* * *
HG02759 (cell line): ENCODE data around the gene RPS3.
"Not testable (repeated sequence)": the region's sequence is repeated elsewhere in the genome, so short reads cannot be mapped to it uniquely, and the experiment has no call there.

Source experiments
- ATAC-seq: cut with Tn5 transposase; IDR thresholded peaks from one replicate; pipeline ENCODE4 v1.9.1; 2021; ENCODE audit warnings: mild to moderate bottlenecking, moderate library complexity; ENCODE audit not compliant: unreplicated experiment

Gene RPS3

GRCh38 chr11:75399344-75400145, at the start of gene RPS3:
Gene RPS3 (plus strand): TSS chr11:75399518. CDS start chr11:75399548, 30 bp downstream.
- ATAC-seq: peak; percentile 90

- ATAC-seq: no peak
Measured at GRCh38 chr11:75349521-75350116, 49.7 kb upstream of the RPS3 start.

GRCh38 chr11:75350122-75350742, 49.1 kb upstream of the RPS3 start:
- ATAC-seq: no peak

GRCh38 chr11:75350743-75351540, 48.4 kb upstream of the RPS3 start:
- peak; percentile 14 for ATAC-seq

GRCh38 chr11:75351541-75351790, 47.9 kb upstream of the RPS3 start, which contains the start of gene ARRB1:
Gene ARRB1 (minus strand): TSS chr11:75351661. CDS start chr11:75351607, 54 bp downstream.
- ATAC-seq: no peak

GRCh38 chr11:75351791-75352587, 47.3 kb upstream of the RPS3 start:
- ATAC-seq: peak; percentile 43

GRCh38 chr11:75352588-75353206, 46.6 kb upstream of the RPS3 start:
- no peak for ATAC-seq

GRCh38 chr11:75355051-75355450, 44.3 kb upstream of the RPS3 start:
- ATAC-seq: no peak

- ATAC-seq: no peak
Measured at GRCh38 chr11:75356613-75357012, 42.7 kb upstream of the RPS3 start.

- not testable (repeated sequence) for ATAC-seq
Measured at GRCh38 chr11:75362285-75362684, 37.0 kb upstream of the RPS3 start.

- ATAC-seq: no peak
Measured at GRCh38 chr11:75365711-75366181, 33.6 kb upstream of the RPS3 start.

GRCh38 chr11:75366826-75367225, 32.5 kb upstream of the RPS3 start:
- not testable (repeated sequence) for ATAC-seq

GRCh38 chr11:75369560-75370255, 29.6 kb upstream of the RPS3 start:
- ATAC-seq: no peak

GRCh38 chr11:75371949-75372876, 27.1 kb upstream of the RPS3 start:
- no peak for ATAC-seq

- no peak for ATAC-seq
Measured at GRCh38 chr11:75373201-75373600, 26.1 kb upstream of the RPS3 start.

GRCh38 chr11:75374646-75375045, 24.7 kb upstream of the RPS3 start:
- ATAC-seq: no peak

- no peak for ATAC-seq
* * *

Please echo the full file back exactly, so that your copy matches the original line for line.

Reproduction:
HG02759 (cell line): ENCODE data around the gene RPS3.
"Not testable (repeated sequence)": the region's sequence is repeated elsewhere in the genome, so short reads cannot be mapped to it uniquely, and the experiment has no call there.

Source experiments
- ATAC-seq: cut with Tn5 transposase; IDR thresholded peaks from one replicate; pipeline ENCODE4 v1.9.1; 2021; ENCODE audit warnings: mild to moderate bottlenecking, moderate library complexity; ENCODE audit not compliant: unreplicated experiment

Gene RPS3

GRCh38 chr11:75399344-75400145, at the start of gene RPS3:
Gene RPS3 (plus strand): TSS chr11:75399518. CDS start chr11:75399548, 30 bp downstream.
- ATAC-seq: peak; percentile 90

- ATAC-seq: no peak
Measured at GRCh38 chr11:75349521-75350116, 49.7 kb upstream of the RPS3 start.

GRCh38 chr11:75350122-75350742, 49.1 kb upstream of the RPS3 start:
- ATAC-seq: no peak

GRCh38 chr11:75350743-75351540, 48.4 kb upstream of the RPS3 start:
- peak; percentile 14 for ATAC-seq

GRCh38 chr11:75351541-75351790, 47.9 kb upstream of the RPS3 start, which contains the start of gene ARRB1:
Gene ARRB1 (minus strand): TSS chr11:75351661. CDS start chr11:75351607, 54 bp downstream.
- ATAC-seq: no peak

GRCh38 chr11:75351791-75352587, 47.3 kb upstream of the RPS3 start:
- ATAC-seq: peak; percentile 43

GRCh38 chr11:75352588-75353206, 46.6 kb upstream of the RPS3 start:
- no peak for ATAC-seq

GRCh38 chr11:75355051-75355450, 44.3 kb upstream of the RPS3 start:
- ATAC-seq: no peak

- ATAC-seq: no peak
Measured at GRCh38 chr11:75356613-75357012, 42.7 kb upstream of the RPS3 start.

- not testable (repeated sequence) for ATAC-seq
Measured at GRCh38 chr11:75362285-75362684, 37.0 kb upstream of the RPS3 start.

- ATAC-seq: no peak
Measured at GRCh38 chr11:75365711-75366181, 33.6 kb upstream of the RPS3 start.

GRCh38 chr11:75366826-75367225, 32.5 kb upstream of the RPS3 start:
- not testable (repeated sequence) for ATAC-seq

GRCh38 chr11:75369560-75370255, 29.6 kb upstream of the RPS3 start:
- ATAC-seq: no peak

GRCh38 chr11:75371949-75372876, 27.1 kb upstream of the RPS3 start:
- no peak for ATAC-seq

- no peak for ATAC-seq
Measured at GRCh38 chr11:75373201-75373600, 26.1 kb upstream of the RPS3 start.

GRCh38 chr11:75374646-75375045, 24.7 kb upstream of the RPS3 start:
- ATAC-seq: no peak

- no peak for ATAC-seq